Sometime during your crusade to seal those energy robbing cracks and holes in your home, you're bound to start asking yourself, "Isn't air flow important for a healthy home? Can I take this whole thing to the extreme?"
The answer is yes, and probably not.
While it's true that air flow prevents pollutants like dust and mold from reaching unhealthy levels, a leaky home provides no assurance that indoor air pollutants are properly eradicated: during periods of calm weather with no wind, for example, air can sit stagnant in a leaky home for days. On the other hand, during a windy day in the winter, a leaky home effectually needs to be re-heated from scratch every few hours, which is a waste of both energy and money. So the best way to ensure that a home is both healthy, safe, and energy efficient is to air seal the home as well as possible, and to pair air sealing efforts with increased mechanical ventilation to make sure that air cycles in and out of the house at a healthy and consistent rate.
We almost always recommend a hear recovery ventilator (HRV) or energy recovery ventilator (ERV), even for old and leaky homes, as they are a far more reliable source of ventilation than the natural ebbs and flows of air that enter the home through the basement and other air leaks. Even if you happen to live in an old 1700's cape or farmhouse, a heat recovery ventilator can be a wise choice, as they are typically more cost effective than dehumidifiers and safer than bath fans and range hoods.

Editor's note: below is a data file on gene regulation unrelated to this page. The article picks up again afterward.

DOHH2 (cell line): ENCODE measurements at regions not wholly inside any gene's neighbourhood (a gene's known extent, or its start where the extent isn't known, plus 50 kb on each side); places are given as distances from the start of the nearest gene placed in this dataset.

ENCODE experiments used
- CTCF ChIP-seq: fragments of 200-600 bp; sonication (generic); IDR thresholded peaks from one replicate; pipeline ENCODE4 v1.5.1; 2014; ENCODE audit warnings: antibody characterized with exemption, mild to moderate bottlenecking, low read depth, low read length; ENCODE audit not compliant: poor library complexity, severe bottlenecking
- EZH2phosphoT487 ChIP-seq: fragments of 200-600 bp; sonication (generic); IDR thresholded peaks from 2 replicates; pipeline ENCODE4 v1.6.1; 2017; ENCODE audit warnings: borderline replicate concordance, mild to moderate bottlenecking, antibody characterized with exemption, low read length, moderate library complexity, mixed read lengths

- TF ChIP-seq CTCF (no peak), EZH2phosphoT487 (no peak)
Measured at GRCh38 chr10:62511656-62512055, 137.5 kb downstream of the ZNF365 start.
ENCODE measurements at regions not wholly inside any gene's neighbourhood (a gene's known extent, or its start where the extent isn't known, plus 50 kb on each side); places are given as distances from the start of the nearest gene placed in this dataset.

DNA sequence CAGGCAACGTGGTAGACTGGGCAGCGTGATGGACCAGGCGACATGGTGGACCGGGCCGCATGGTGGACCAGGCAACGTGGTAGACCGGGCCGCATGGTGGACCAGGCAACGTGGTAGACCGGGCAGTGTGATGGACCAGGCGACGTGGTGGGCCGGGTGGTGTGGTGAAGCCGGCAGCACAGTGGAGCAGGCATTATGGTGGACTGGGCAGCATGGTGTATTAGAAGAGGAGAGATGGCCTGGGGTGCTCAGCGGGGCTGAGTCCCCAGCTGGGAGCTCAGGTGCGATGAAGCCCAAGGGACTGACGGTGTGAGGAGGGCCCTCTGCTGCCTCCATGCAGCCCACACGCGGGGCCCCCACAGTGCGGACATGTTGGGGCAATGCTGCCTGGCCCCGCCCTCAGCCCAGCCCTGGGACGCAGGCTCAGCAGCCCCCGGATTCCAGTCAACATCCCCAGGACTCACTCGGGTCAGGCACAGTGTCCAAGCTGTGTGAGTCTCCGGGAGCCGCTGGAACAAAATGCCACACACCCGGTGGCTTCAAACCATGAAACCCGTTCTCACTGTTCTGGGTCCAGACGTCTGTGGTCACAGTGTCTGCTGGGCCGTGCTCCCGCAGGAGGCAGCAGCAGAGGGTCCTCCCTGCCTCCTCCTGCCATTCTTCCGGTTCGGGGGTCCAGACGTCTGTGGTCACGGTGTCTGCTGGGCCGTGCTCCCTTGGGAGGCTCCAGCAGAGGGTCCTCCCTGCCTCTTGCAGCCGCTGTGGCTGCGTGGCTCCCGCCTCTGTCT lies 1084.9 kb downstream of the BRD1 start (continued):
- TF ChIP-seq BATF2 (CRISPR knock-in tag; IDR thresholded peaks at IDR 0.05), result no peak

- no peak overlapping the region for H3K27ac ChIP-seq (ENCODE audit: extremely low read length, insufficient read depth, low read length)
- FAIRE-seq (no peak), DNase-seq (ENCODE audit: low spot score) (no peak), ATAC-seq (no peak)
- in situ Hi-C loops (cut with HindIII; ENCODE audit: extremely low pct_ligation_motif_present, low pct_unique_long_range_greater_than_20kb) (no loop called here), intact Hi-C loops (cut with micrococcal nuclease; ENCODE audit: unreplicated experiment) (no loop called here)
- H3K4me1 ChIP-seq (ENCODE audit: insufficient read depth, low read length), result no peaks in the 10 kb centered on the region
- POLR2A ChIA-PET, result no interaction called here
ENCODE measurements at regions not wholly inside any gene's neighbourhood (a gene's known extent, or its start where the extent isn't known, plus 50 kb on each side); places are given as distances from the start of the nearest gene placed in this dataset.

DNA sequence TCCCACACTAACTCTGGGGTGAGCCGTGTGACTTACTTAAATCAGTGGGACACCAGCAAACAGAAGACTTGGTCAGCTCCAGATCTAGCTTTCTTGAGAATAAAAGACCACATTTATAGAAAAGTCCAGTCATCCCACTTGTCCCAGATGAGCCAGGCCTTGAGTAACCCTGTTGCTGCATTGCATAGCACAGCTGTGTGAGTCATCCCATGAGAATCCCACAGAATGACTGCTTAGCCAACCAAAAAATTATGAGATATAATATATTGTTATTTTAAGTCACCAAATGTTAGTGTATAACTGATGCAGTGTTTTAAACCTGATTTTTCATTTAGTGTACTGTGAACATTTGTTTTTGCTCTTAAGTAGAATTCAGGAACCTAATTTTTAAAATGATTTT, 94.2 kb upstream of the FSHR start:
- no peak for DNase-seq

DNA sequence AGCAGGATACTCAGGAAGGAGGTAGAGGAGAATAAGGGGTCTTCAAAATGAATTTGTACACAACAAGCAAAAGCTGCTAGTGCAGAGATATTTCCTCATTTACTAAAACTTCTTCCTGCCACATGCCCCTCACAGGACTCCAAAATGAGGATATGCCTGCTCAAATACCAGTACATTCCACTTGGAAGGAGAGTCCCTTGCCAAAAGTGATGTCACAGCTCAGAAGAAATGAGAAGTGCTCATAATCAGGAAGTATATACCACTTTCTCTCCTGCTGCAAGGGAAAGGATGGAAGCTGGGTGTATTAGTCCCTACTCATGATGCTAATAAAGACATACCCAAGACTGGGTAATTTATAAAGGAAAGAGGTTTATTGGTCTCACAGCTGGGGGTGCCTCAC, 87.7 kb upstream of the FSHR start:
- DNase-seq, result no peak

Ventilation standards like ASHRAE 62.2 are largely designed for newer, very energy efficient buildings that have very little air leakage. Still, they can be a good guideline for achieving healthy ventilation and safe indoor air quality in any building. Our process takes into account ASHRAE and other guidelines (including the EPA's recommendation of an air change rate of .35 ACH) while performing building performance upgrades to ensure that your home is safe and healthy.
The best thing you can do as a homeowner to ensure that your home is as energy efficient and as healthy as possible is to talk to your home energy auditor about where you should focus your home improvement efforts. But as a basic premise, as the mantra goes, "seal tight, and ventilate right."